4. At the heart of Piper’s argument is Jesus’ story of the Pharisee and the tax collector who go to the temple to pray (Luke 18:9-14). To begin with, the comment that ‘the parable doesn’t tell the whole story of justification because Jesus had not finished his justifying work on the cross yet’ seems a little disingenuous. As Bird says, ‘it defies a straight forward reading of the Gospels to say that Jesus preached his own imputed righteousness’.
But the more serious question is whether Piper is right in thinking that the Pharisee’s problem was simply that he trusted in his own righteousness. First, there’s a case for saying that ‘they trusted in themselves because (hoti) they were righteous’.1 This would shift the focus away from the thought that such men are righteous: rather, because they know themselves to be righteous, they trust in themselves as the true Israel, as the solution to the eschatological crisis.
Secondly, the parable is directed not against the Pharisee’s trust in his own (rather than in an imputed) righteousness but against the fact that he was one of those who ‘treated others with contempt’ (18:9). Piper makes much of the fact that he thanks God for his moral and religious righteousness, but that is not quite right: he thanks God that he is ‘not like other men, extortioners, unjust, adulterers, or even like this tax collector’ (18:11). It is the attitude of the Pharisee towards the tax collector that brings into queston his righteousness according to the Law. Thirdly, the tax collector goes home ‘justified’ not because he trusted in another’s righteousness but simply because he humbled himself (18:14).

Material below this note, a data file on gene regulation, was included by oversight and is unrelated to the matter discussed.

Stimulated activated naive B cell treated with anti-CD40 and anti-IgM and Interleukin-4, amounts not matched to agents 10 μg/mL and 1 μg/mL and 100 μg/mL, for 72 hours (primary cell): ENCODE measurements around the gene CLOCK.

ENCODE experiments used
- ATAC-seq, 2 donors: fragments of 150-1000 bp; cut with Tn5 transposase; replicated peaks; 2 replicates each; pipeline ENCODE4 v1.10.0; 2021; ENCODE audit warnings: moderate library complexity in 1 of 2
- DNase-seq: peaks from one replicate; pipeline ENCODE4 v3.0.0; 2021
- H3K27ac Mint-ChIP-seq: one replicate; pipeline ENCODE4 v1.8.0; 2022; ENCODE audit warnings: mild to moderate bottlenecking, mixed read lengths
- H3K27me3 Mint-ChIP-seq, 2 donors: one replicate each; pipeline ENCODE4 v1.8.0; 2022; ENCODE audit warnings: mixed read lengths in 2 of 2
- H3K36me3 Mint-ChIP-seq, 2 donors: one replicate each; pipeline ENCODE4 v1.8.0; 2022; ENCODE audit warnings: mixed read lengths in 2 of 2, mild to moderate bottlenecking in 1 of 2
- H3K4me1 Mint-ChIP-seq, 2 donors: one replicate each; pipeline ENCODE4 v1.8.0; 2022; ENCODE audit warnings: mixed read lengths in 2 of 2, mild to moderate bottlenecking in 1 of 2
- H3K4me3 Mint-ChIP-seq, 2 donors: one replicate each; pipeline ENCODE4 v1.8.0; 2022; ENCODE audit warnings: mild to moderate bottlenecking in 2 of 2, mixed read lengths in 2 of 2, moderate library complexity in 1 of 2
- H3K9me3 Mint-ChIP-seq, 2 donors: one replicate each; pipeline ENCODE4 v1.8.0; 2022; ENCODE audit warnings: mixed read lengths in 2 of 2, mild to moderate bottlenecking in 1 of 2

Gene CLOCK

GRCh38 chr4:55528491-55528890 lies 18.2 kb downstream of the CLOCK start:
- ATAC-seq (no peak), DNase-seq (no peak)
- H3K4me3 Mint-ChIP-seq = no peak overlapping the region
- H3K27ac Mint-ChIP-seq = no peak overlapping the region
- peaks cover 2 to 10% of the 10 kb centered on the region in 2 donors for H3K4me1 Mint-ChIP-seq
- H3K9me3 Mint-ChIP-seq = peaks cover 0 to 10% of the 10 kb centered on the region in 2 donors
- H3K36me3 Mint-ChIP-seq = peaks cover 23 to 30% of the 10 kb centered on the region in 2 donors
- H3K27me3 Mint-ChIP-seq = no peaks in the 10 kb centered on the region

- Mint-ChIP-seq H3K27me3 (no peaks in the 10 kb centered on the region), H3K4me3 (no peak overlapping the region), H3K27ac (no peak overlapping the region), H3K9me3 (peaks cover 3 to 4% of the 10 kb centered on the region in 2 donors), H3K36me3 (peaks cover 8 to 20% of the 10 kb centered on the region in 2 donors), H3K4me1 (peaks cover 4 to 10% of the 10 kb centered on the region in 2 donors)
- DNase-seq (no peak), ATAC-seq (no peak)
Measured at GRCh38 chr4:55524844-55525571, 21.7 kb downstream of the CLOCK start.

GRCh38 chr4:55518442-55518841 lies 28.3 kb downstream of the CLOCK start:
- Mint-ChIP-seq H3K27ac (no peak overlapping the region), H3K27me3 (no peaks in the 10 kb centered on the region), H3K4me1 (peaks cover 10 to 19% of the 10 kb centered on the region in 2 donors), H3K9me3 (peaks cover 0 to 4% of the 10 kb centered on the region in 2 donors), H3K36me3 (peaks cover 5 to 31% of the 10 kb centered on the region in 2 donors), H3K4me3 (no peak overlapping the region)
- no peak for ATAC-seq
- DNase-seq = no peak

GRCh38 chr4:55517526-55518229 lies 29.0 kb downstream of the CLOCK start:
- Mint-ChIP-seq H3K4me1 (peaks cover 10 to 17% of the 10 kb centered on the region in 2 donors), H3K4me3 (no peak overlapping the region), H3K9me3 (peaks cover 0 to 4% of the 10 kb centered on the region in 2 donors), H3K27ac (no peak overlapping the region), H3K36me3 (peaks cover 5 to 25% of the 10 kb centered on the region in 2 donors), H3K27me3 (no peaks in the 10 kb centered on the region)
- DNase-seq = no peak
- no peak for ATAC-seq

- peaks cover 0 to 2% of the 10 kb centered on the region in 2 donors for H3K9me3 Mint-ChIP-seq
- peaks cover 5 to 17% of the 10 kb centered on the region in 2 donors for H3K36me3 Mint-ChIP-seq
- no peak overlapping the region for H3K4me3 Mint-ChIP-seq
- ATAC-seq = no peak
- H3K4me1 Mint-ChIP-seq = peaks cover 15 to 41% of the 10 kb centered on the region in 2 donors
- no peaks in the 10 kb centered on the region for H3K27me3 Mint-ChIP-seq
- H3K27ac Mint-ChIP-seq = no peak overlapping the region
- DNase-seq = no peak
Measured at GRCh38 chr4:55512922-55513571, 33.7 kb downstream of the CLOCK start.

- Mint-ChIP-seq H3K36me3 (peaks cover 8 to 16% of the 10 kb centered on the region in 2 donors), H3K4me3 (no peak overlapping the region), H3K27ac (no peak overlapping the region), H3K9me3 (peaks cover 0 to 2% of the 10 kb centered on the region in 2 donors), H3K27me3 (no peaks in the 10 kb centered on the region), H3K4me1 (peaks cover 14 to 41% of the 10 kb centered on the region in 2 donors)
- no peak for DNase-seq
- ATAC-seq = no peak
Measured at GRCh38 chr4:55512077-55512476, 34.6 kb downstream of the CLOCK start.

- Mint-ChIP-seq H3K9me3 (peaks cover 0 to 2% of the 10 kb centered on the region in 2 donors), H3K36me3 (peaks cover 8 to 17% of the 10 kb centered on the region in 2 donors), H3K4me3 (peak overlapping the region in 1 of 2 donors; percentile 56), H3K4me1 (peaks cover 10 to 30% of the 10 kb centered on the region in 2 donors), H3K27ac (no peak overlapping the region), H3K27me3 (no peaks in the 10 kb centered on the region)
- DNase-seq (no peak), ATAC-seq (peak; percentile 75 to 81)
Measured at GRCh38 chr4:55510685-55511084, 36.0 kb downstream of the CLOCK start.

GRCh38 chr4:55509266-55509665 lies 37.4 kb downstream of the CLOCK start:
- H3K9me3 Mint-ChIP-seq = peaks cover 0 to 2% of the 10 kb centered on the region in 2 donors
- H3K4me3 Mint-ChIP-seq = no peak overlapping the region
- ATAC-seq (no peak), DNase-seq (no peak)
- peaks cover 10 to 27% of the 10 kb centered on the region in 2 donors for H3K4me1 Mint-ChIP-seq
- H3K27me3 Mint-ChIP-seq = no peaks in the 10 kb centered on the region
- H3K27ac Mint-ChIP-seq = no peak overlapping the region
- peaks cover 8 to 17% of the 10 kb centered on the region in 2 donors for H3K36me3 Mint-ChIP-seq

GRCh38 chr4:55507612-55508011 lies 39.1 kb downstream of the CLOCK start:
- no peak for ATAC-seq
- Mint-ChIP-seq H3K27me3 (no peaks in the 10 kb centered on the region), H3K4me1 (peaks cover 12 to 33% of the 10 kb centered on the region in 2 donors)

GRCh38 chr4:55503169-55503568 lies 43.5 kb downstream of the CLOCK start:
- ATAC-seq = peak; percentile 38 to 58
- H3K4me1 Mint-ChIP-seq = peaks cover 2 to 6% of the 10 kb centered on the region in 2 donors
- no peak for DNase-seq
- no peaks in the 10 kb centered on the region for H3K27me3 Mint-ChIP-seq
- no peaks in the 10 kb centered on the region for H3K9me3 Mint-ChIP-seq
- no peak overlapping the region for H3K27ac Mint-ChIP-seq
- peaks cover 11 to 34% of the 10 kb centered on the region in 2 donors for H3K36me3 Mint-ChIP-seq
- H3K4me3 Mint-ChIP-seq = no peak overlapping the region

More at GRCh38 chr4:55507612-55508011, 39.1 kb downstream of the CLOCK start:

5. Piper appeals at this point to Luke 17:10, where Jesus says to the disciples: “So you also, when you have done all that you were commanded, say, ‘We are unworthy servants; we have only done what was our duty.’” Piper concludes: ‘A person who has done “all that God commanded” is still an “unworthy servant” – meaning, he has no claim on God’s justification at all.’ But it is difficult to see what this passage has to do with justification: Jesus is simply teaching the disciples what it means to have the attitude of servants.
6. So how was the tax collector justified? It seems to me that the point of the parable is that the appropriate attitude to be taken by Israel before God under the current conditions of impending judgment (cf. Luke 17:22-37; 19:41-46) was not to trust in a ‘righteousness’ that could not grasp the fundamental need for repentance. The fact is that the complacent would be humbled – quite realistically, by the invading Roman armies. The restoration of Israel would come, as Isaiah states, from the margins, from amongst the disenfranchised.
Piper, however, thinks that the answer is to be found in the story of the rich young ruler (Luke 18:18-23), who despite having the same ostensible righteousness as the Pharisee could not let go of his attachment to his possessions and attach himself to Jesus: ‘Only by your attachment to me,’ Jesus is saying, ‘will you inherit eternal life, enter the kingdom, be justified.’
Whether it is correct to introduce the language of ‘justification’ into this story, I’m not sure. But it offers an interesting link to Paul. The community that is justified in Romans, I would argue, is the community that is prepared to trust in the concrete, practical path defined by Jesus, who faithfully suffered, died and was vindicated. For both Jesus and Paul the gospel was primarily an announcement about what God was doing to transform the condition and status of Israel amongst the nations. For both Jesus and Paul, too, the ‘justified’ community was that group, drawn in the first place from the disenfranchised, from the poor, from those who understood the consequences of Israel’s sinfulness, which came to understand that the future of the people of God hung on their willingness to travel the same path. But that’s another story.
- 1. See J. Nolland, Luke, Word Biblical Commentary Vol. 35c (1993), 875.